How to Prepare for an ABA Job Interview: 7 Crucial ABA Interview Questions To Prepare for
Preparing for a job interview in the field of applied behavioral analysis comes with its own brand of anxiety. No matter the specific job, recruiters typically look for candidates that exhibit a blend of emotional intelligence and scientific know-how. On top of that, professional certification is often a must. As a result, ABA interview questions can be intimidating without proper preparation and rehearsal.
To walk into your next (or first) interview with confidence, here are seven ABA interview questions to prepare for and interview insights into three specific fields behavioral therapists often work in.
- Common ABA Interview Questions
- Plan For More Questions Based on the Field
- Find Out About More Careers in Applied Behavior Analysis
Common ABA Interview Questions
People with degrees in applied behavior analysis can work in different settings, but interviewers for almost every job like to inquire about applicants’ emotional connections to the field, experience, and knowledge of core ABA concepts.
Why Did You Choose Applied Behavior Analysis?
For many, behavioral science is a calling instead of just a career choice, so interviewers sometimes like to gauge how invested in the field applicants are. That investment might stem from one’s own personal struggles, obstacles faced by loved ones, or deep-seated beliefs about advocacy. Being open and honest about these motivations can be a great way to start an ABA interview.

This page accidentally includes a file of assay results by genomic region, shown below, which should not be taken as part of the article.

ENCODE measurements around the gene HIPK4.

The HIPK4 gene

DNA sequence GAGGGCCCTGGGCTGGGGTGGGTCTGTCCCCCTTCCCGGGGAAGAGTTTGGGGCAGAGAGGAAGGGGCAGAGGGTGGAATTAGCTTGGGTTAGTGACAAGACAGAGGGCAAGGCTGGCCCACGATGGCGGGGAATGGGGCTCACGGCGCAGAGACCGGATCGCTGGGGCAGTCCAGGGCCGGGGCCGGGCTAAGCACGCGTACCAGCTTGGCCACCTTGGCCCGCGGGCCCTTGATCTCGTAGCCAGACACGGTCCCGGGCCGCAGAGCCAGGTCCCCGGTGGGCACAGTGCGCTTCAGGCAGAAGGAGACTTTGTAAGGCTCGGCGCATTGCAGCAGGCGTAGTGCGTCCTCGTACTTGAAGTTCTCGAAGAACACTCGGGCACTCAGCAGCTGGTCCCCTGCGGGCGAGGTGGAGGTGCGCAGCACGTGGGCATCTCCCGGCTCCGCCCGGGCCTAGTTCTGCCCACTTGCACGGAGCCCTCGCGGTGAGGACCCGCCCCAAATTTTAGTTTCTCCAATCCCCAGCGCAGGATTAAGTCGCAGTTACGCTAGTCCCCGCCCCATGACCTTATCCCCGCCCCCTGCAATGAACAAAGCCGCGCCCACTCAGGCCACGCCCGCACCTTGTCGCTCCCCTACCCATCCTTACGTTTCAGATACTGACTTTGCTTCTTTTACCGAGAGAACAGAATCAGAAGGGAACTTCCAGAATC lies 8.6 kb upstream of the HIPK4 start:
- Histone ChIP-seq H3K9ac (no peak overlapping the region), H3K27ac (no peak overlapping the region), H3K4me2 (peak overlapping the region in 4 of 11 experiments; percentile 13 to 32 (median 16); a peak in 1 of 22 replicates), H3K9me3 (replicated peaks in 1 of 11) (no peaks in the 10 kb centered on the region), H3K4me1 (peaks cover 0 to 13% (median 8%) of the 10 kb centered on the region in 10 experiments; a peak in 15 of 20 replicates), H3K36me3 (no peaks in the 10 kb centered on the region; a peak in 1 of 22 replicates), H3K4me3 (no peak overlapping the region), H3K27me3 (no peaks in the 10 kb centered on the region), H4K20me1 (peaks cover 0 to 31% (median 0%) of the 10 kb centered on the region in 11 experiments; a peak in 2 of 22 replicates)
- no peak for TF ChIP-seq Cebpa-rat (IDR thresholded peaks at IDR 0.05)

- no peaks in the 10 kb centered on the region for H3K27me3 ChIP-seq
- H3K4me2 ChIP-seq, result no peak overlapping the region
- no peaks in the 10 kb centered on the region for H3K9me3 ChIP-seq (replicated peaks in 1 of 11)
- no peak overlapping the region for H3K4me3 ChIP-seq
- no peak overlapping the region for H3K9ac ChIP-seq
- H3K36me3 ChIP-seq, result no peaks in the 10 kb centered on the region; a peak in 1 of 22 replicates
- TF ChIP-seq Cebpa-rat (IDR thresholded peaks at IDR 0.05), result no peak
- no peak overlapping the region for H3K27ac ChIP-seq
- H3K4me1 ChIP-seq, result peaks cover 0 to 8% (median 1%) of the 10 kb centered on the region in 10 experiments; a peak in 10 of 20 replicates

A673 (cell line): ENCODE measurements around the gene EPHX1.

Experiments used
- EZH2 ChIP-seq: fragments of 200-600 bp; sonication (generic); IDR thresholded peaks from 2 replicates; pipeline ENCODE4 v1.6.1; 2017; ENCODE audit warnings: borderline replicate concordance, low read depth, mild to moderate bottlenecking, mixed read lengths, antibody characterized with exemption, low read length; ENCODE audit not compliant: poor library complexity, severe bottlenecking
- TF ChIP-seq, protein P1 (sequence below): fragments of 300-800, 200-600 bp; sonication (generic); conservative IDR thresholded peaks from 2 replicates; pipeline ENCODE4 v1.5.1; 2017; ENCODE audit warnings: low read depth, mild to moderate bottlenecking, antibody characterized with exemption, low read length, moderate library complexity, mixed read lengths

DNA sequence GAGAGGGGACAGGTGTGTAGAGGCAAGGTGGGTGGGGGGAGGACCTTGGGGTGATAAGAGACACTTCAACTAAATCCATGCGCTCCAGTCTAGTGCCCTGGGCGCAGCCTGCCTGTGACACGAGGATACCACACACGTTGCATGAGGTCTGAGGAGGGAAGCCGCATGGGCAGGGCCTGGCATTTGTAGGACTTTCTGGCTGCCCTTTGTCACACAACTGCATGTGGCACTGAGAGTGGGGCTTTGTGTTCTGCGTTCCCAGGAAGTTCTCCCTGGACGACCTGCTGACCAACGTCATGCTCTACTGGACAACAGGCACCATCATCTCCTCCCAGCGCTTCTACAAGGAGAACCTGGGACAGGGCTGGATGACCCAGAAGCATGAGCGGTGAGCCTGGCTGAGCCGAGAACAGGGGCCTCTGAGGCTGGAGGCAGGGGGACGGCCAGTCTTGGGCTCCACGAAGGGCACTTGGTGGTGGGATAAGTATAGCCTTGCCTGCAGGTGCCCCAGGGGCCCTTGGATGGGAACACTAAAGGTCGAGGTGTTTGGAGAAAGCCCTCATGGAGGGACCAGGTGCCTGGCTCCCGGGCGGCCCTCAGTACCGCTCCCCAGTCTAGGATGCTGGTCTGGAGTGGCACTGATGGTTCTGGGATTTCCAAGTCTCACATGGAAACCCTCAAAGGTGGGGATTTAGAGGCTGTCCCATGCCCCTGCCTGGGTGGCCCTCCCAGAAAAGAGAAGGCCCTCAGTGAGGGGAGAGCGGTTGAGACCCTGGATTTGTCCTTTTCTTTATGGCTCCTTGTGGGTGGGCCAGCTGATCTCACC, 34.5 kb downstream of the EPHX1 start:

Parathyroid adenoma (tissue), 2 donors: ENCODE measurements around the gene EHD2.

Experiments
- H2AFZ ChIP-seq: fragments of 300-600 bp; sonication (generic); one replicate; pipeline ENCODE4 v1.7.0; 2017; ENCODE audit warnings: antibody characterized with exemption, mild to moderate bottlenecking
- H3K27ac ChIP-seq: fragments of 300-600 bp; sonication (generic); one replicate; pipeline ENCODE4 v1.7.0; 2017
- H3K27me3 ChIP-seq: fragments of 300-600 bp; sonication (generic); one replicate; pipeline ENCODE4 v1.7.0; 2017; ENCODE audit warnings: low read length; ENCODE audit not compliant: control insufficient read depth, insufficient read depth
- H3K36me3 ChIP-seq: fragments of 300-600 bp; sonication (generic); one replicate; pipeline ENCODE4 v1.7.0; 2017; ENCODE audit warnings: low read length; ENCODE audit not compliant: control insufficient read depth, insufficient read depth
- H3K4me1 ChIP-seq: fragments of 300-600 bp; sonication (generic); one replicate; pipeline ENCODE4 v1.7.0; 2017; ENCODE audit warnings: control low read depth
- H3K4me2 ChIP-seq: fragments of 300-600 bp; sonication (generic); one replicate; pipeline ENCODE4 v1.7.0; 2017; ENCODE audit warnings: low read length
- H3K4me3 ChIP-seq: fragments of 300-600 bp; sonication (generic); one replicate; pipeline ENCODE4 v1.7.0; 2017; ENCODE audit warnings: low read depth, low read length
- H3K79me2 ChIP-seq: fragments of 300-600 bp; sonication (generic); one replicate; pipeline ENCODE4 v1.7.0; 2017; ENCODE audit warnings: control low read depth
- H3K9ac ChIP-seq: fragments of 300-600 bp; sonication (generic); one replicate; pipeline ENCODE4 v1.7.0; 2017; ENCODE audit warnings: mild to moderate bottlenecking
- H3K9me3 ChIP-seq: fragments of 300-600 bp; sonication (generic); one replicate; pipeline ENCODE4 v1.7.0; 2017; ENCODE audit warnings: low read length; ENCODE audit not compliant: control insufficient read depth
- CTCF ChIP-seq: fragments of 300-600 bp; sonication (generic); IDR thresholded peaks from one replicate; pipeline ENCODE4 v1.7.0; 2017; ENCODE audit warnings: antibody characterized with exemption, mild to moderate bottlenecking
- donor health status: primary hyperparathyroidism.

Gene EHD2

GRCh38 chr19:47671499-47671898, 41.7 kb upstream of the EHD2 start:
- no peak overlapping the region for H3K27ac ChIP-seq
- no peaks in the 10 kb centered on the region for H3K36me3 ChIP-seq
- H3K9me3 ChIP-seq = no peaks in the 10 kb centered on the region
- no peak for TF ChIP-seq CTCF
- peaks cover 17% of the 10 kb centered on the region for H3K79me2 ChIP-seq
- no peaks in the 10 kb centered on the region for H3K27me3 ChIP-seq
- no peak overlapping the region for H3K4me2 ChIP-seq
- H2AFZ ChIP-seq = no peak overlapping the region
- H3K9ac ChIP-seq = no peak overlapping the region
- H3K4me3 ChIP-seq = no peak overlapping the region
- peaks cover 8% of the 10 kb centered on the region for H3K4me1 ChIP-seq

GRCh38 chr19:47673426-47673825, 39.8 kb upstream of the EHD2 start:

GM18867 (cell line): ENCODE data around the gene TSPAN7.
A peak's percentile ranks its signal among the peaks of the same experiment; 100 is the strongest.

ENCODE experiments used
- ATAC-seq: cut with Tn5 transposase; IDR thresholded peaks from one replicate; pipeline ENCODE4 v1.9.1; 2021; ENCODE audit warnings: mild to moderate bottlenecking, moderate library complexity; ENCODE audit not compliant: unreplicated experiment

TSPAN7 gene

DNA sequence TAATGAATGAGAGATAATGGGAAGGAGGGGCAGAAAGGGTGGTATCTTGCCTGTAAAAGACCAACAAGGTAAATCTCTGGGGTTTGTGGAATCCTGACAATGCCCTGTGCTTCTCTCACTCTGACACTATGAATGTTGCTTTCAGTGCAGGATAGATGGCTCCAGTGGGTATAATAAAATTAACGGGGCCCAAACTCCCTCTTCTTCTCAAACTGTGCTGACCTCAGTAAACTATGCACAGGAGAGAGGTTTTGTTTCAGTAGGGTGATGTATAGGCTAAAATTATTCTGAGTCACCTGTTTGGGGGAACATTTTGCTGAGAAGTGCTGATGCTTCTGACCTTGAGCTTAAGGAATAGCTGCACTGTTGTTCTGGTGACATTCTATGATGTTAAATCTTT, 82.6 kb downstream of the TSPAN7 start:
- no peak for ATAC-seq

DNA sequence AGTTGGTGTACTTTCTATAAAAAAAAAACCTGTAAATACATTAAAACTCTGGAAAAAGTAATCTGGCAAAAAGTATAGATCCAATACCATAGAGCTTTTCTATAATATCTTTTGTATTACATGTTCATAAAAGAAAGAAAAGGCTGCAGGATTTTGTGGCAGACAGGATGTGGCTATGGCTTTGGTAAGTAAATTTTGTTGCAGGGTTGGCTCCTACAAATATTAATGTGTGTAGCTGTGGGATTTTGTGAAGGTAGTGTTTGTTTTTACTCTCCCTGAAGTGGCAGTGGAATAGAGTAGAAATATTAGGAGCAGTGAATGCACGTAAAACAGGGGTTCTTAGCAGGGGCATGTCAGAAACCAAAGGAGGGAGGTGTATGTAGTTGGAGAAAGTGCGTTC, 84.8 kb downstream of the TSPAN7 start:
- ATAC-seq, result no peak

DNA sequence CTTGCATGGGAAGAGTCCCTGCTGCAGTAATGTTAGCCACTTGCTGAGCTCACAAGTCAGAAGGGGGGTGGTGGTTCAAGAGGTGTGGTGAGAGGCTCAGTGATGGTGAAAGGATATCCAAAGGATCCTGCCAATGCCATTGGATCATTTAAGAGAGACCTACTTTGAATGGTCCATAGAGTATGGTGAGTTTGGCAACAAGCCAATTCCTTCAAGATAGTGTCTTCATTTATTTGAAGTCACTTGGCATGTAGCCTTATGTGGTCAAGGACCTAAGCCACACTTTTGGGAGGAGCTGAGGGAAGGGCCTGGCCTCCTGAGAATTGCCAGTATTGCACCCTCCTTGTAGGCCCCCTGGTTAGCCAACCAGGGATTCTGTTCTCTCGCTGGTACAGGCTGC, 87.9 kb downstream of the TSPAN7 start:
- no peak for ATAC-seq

Personal questions like this can also be great opportunities to connect your personal traits to your reasons for entering the field. Behavioral therapists often need great amounts of empathy and patience when helping patients. These are traits interviewers might be looking for, so if you embody them, don’t be shy about putting that on display.
What Is Your Work/Educational Background?
Different roles have different requirements, so being clear about your credentials is key. Try to cover:
- If you’re a BCaBA, BCBA, BCBA-D or other level of trained professional
- Where you earned your degree or certification
- Specializations you have studied
- Past internships or volunteer opportunities
- Relevant past jobs emphasizing why changing jobs is important to your professional development
- Ongoing professional relationships that foster continued learning
Many of these points can be covered in a resume or CV. Interviewers hopefully reviewed these documents beforehand, so asking about them gives you the opportunity to explain why your accomplishments are important to their organization.
How Do You Build Trust with Patients?
Building positive therapist/client relationships is vital to enacting behavioral change. While there are certainly recommended and scientifically-backed ways to pair with clients, each client is a person with their own preferences and histories.
Employers may want to know how you pair with patients creatively, especially in situations when patients come from backgrounds full of abuse, neglect, or developmental roadblocks. Using examples from your personal or professional past, explain how you build trust and how that trust has impacted your clients’ progress.
What Techniques Do You Use To Decrease and Increase Behaviors?